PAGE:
Project Warlock is one of those games that, on the surface, has all the trappings of a classic first-person shooter. It's a retro-inspired game in the ilk of something like classic Doom or old-school Wolfenstein and it has all the horror FPS looks and feels, all of which is designed to drag you kicking and screaming down memory lane. In fact, I have to say that while Doom is often classed as a run-and-gun fast-paced first-person shooter, for me it's also one of my favourite horror games.
So, does Project Warlock deliver? Well, for the most part, I'm happy to report that it does. Is it fast-paced? Check. Is it a retro-looking shooter? Check. Does it have lots and lots of violence? Check. As well as lots of searching for various coloured keys to open corresponding coloured doors? Check! So, there we have it, right? All boxes ticked. Well, not quite, not for me, and here's why.
In this new shooter from Buckshot Software, you take control of a gun-toting warlock who can shoot, hack or use various spells to kill pretty much everything that moves in a variety of different environments that range from ice worlds that seem inspired by 'The Thing' through to old-school castles. In fact, there are five different worlds to visit, each split into five different sections that each contain one to four stages. That means there's a lot of game to play here, well, sort of. Most of the stages take between one to three minutes to get through. However, as I said before, it's pretty fast-paced and so it doesn't really sink in how quickly you're going through things.
At the end of each world, there's an epic boss fight where you kill huge monsters, and this part of the package doesn't disappoint. My highlight was wiping the floor with a tentacled monster that looks like Cthulu. In fact, in each world, there's a great range of monsters, such as bats that shoot orbs and demons lurking in the castle, or Egyptian mythology-inspired beasts in the desert world.
I have to say that at this point - I had bags of blooming fun! There was a huge range of weapons to play with, such as pistols and shotguns, all the way through to nail guns. You can throw grenades or, if all goes wrong, you can always hack whatever it is you're trying to kill to death with a hatchet. It never stops or calms down, the action doesn't relent. It's intense and fun.
Enemies drop ammo and health, and also mana. Yes, because when you get bored - which you won't - you can also use a range of powers such as explosive magic and illuminating magic that can light up the world around you. Not only can you pick up new powers, but everything can be upgraded. To that end, you can upgrade your magic powers with upgrade points. Through experience gained and levels attained you can improve your stamina, health and mana levels. Then there are your weapons; you can even level up your guns and change their abilities, so pipe bombs can be changed to proximity explosives, or your uzi can become a nail gun.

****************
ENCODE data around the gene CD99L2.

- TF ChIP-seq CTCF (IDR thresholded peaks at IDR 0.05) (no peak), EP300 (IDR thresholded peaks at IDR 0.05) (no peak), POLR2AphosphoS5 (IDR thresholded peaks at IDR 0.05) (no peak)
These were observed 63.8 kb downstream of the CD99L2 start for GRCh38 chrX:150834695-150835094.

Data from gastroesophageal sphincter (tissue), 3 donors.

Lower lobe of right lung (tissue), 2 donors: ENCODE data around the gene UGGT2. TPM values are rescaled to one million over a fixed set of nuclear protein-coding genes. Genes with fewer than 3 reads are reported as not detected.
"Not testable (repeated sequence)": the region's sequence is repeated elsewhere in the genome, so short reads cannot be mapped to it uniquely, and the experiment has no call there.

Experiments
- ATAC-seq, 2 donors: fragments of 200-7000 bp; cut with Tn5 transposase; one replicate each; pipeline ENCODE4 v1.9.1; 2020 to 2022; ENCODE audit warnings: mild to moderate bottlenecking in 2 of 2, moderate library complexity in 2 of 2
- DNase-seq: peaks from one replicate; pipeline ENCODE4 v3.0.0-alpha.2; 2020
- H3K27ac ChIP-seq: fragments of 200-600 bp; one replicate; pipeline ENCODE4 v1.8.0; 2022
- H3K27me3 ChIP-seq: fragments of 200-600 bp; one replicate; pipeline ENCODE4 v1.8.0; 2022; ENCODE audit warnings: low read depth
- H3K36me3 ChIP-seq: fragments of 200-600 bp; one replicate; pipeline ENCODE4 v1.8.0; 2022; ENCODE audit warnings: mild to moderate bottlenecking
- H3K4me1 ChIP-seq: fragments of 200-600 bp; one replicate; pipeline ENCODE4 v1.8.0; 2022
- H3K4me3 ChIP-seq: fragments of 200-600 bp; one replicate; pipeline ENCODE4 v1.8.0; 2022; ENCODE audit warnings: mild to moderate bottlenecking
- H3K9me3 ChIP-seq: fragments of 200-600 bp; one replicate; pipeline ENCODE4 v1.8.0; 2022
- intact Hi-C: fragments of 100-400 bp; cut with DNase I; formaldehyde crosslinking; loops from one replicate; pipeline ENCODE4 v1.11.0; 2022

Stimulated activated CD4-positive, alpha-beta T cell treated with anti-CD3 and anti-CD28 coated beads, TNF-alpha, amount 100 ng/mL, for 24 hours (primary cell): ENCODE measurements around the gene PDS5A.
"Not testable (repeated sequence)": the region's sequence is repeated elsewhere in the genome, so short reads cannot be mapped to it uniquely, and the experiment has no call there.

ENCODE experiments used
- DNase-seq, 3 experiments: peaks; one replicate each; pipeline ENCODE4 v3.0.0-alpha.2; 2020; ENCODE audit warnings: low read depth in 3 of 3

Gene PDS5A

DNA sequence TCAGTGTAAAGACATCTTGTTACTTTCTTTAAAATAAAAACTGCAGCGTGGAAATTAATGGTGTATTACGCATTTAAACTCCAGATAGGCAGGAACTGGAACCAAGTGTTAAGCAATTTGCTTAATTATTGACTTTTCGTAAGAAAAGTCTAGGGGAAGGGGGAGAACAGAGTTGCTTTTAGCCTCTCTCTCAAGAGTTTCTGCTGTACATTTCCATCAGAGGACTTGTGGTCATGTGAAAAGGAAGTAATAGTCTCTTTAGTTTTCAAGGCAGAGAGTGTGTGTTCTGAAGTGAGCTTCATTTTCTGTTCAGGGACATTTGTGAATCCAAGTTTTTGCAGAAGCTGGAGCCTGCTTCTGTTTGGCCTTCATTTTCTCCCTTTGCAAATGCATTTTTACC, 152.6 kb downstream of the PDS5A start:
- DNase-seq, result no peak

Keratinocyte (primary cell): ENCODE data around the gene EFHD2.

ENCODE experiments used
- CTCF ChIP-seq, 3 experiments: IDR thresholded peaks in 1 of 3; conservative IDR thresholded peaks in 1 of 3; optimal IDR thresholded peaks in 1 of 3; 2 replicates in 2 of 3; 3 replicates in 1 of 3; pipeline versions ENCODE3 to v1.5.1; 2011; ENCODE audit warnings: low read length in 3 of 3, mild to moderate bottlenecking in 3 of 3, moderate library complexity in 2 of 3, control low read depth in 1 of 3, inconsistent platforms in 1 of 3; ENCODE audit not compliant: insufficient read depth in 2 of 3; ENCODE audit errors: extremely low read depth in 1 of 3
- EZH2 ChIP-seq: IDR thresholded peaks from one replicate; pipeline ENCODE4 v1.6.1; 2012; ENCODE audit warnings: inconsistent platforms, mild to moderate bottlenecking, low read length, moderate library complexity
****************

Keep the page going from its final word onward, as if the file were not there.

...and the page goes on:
This feeling of progression was really enjoyable. I loved getting stronger and harder, with better weapons. However, the sting in the tail is that the early levels are brutal and it's way too hard at first. In fact, I struggled to get into it at first and, initially at least, I had to force myself to play on, although, with a bit of time and practice, things got easier and better.
So, that was my first major moan, and I don't have too much else to whinge about if I'm honest. The other thing I want to note is that while the controls were fine, weapon selection, which revolved around a big wheel, seemed a bit counter-intuitive and it was a bit too hard to select the weapon you wanted. The pointer didn't seem to move as desired and at times that affected my enjoyment of the game.
In fact, it seemed too frequently revert back to the default of either your hand-to-hand weapon or the explosives (with which you could quite easily kill yourself), and it was a bit infuriating at times. I don't mind dying because I was rubbish, or made a mistake, but when you die because you can't get the right weapon when you want it, it was a bit frustrating.
The music has a retro feel - the repetitive FPS tunes that we took for granted back in the day have returned (the effect: I muted the TV). At times it felt like a Casio keyboard on loop and it created a noise that would have made John Carpenter wince. This, however, is very much a personal taste thing and I fully accept this may be a highlight from some of you retro gamers out there. Then there are the visuals. While it looked retro, it was a little bit too polished for my liking. Something like Ion Fury looked and felt old, but this looked like a game trying to look old but it had a new veneer, and this just didn't settle right with me.
That said, most retro shooter fans will love this. It has a classic audio-visual style, a steep learning curve, and fast-paced run-and-gun action. There are a couple of things that we didn't love, however, if you like a '90s-inspired shooter with lots of action and secrets to find, check it out.
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